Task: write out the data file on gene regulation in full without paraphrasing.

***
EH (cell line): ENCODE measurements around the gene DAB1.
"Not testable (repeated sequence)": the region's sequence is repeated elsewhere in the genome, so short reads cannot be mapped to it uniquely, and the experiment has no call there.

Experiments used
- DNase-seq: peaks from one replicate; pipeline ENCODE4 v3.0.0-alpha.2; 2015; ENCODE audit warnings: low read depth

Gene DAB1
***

EH (cell line): ENCODE measurements around the gene DAB1.
"Not testable (repeated sequence)": the region's sequence is repeated elsewhere in the genome, so short reads cannot be mapped to it uniquely, and the experiment has no call there.

Experiments used
- DNase-seq: peaks from one replicate; pipeline ENCODE4 v3.0.0-alpha.2; 2015; ENCODE audit warnings: low read depth

Gene DAB1